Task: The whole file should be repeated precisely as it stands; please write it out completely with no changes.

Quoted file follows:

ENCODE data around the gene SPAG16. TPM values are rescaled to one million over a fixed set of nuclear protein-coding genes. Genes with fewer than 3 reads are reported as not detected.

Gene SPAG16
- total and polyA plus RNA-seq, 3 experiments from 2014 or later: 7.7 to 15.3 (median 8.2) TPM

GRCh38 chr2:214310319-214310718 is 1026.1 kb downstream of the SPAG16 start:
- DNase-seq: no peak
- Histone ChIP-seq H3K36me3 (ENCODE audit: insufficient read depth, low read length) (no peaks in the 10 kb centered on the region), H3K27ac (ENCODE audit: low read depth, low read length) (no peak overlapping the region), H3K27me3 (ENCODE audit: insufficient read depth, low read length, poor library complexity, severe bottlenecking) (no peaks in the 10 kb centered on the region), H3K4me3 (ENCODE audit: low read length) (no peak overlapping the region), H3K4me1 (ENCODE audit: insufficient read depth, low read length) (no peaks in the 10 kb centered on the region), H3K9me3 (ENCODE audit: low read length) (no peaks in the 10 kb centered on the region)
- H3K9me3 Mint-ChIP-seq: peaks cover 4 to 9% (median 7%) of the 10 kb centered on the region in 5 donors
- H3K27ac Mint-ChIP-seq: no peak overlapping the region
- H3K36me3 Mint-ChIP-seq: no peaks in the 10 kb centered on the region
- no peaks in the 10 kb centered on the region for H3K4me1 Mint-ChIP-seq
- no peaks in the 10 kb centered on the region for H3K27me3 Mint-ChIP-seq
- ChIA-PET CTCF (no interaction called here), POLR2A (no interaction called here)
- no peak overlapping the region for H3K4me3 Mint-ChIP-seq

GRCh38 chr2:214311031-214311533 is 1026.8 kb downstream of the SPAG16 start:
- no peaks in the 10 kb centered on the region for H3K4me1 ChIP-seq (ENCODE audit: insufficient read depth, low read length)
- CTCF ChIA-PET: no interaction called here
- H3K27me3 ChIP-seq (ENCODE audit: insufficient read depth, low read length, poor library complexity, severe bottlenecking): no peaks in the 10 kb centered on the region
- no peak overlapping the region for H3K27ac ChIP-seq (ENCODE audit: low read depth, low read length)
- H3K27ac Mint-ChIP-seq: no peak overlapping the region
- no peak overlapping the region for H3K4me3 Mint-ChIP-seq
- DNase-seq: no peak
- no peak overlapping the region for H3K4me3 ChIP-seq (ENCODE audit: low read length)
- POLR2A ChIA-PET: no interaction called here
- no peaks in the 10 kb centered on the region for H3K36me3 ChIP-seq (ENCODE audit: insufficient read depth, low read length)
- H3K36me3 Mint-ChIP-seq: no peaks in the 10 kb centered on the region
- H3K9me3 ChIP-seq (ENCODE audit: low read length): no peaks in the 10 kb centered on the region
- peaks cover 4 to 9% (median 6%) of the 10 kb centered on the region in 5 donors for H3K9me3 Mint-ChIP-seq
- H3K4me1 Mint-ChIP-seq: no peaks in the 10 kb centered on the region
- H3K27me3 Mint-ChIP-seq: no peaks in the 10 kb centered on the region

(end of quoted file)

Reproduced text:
ENCODE data around the gene SPAG16. TPM values are rescaled to one million over a fixed set of nuclear protein-coding genes. Genes with fewer than 3 reads are reported as not detected.

Gene SPAG16
- total and polyA plus RNA-seq, 3 experiments from 2014 or later: 7.7 to 15.3 (median 8.2) TPM

GRCh38 chr2:214310319-214310718 is 1026.1 kb downstream of the SPAG16 start:
- DNase-seq: no peak
- Histone ChIP-seq H3K36me3 (ENCODE audit: insufficient read depth, low read length) (no peaks in the 10 kb centered on the region), H3K27ac (ENCODE audit: low read depth, low read length) (no peak overlapping the region), H3K27me3 (ENCODE audit: insufficient read depth, low read length, poor library complexity, severe bottlenecking) (no peaks in the 10 kb centered on the region), H3K4me3 (ENCODE audit: low read length) (no peak overlapping the region), H3K4me1 (ENCODE audit: insufficient read depth, low read length) (no peaks in the 10 kb centered on the region), H3K9me3 (ENCODE audit: low read length) (no peaks in the 10 kb centered on the region)
- H3K9me3 Mint-ChIP-seq: peaks cover 4 to 9% (median 7%) of the 10 kb centered on the region in 5 donors
- H3K27ac Mint-ChIP-seq: no peak overlapping the region
- H3K36me3 Mint-ChIP-seq: no peaks in the 10 kb centered on the region
- no peaks in the 10 kb centered on the region for H3K4me1 Mint-ChIP-seq
- no peaks in the 10 kb centered on the region for H3K27me3 Mint-ChIP-seq
- ChIA-PET CTCF (no interaction called here), POLR2A (no interaction called here)
- no peak overlapping the region for H3K4me3 Mint-ChIP-seq

GRCh38 chr2:214311031-214311533 is 1026.8 kb downstream of the SPAG16 start:
- no peaks in the 10 kb centered on the region for H3K4me1 ChIP-seq (ENCODE audit: insufficient read depth, low read length)
- CTCF ChIA-PET: no interaction called here
- H3K27me3 ChIP-seq (ENCODE audit: insufficient read depth, low read length, poor library complexity, severe bottlenecking): no peaks in the 10 kb centered on the region
- no peak overlapping the region for H3K27ac ChIP-seq (ENCODE audit: low read depth, low read length)
- H3K27ac Mint-ChIP-seq: no peak overlapping the region
- no peak overlapping the region for H3K4me3 Mint-ChIP-seq
- DNase-seq: no peak
- no peak overlapping the region for H3K4me3 ChIP-seq (ENCODE audit: low read length)
- POLR2A ChIA-PET: no interaction called here
- no peaks in the 10 kb centered on the region for H3K36me3 ChIP-seq (ENCODE audit: insufficient read depth, low read length)
- H3K36me3 Mint-ChIP-seq: no peaks in the 10 kb centered on the region
- H3K9me3 ChIP-seq (ENCODE audit: low read length): no peaks in the 10 kb centered on the region
- peaks cover 4 to 9% (median 6%) of the 10 kb centered on the region in 5 donors for H3K9me3 Mint-ChIP-seq
- H3K4me1 Mint-ChIP-seq: no peaks in the 10 kb centered on the region
- H3K27me3 Mint-ChIP-seq: no peaks in the 10 kb centered on the region